Community Energy in England, Wales & Northern Ireland

The State of the Sector 2019 report by Community Energy England collects data for EnglandWales and Northern Ireland and counts 275 Community Energy Organisations all across these regions. 136 of them are Community Benefit Societies, 42 are Co-operatives and 22 are Charity Organisations.

In 2018, the sector was still dominated by electricity generation, with a total generation capacity of 168 MW, composed of:

  • 4 MW wind power
  • 3 MW solar PV
  • 2 MW hydroelectric

These projects require a decentralised system connected to the distribution grid. Organisations often reinvest incomes in low-carbon initiatives. Most of the projects funded are actually related to energy efficiency: energy switching, smart-meter installation, energy-efficient lighting and insulation.

Other communities deal with energy storage, heat generation (1.96 MW of generation capacity) and low-carbon transport.

Community Energy in London

London is a city that is particularly active in community energy. The specific report shares some available data for 2018. The Non-Profit Organisation that has gathered the data mentions 35 projects under way, an installed solar capacity of 475 kW and crowdfunded investment reaching over £600,000.

For instance, Repowering is developing a community-owned project, working with local people. They are planning to install solar PV panels allegedly with a capacity of 50 kW on rooftops in the Middlesex Street Estate in the Portsoken ward, and to fund this £48,000 project by selling shares to community members and thanks to donations from corporations which want to increase sustainable actions.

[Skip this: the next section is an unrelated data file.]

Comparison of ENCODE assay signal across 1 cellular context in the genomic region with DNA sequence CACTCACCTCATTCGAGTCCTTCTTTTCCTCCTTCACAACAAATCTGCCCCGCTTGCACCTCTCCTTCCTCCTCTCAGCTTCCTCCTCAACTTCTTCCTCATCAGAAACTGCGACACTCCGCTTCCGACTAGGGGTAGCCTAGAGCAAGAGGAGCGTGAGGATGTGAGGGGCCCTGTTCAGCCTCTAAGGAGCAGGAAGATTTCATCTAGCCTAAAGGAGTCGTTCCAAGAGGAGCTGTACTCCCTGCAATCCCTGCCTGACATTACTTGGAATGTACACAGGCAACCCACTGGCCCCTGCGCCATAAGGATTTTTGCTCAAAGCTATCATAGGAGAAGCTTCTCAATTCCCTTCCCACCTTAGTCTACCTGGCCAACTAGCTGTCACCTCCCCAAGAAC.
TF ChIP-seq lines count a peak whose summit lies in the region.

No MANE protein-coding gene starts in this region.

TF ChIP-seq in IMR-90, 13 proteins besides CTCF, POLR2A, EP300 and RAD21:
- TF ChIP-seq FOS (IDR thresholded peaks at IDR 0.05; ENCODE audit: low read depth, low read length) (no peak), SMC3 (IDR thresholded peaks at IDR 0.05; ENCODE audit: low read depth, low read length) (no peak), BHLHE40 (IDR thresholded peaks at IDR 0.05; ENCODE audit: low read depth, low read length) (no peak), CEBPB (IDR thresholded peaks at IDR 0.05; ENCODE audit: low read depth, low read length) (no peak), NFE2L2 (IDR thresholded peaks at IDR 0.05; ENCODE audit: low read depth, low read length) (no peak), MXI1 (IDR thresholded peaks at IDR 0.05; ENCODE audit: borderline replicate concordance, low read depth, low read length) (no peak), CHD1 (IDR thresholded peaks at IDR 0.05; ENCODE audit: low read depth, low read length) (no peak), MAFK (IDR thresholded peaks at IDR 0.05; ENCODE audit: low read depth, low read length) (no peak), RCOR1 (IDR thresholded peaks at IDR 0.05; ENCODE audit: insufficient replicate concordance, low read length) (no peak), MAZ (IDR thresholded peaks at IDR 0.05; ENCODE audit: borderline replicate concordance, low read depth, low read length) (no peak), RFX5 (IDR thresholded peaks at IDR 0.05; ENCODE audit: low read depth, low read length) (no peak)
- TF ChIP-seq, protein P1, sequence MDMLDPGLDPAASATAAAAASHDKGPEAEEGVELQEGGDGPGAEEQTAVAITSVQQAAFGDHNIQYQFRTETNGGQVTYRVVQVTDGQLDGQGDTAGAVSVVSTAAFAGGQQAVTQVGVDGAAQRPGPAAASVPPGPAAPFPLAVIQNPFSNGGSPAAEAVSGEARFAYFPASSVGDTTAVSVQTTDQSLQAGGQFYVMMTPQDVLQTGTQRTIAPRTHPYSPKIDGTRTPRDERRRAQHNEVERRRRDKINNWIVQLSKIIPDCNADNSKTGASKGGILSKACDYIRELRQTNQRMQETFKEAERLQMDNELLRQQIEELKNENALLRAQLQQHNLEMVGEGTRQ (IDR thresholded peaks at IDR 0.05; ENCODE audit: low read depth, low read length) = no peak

Community Energy in Scotland

In Scotland, the latest report was published in January 2020, presenting data relative to June 2019. At that time 43 organisations were active and 58 more were in other stages of development. The operational capacity of active communities was 82 MW. Most of the energy was generated by wind farms (44% of operational capacity) and biomass systems (26%). Solar photovoltaic represents only 8% of the total capacity, but it is the most common choice for domestic systems (8,650 installations).


Energy communities play an important role in the UK energy market and progressively in many other countries. Their contribution to expansion of DERs (Distributed Energy Resources) is significant and the number of communities in operation demonstrates that a good level of efficiency can be reached through decentralised operation, management and consumption of energy from on-site renewables.

Modifications to subsidization schemes require new efforts to keep organizations running.

The Regalgrid® platform is a comprehensive package of services to optimise energy sharing within communities. Proprietary algorithms perform dynamic optimization of individual and collective self-consumption. Using its local gateway SNOCU, Regalgrid cloud architecture performs real-time monitoring of PV production, ESS SoC and loads of all members of the community, whether they are consumers, prosumers, householders or tenants. The system communicates with smart HVACs and EV chargers for full control of local energy assets, whichever the manufacturer of your hardware. The same applies for inverters and storage devices: Regalgrid is hardware neutral.

Thanks to the Regalgrid® platform, UK energy communities can be transformed into smart, digital grids that maximise the contribution from DERs to the benefit of all members.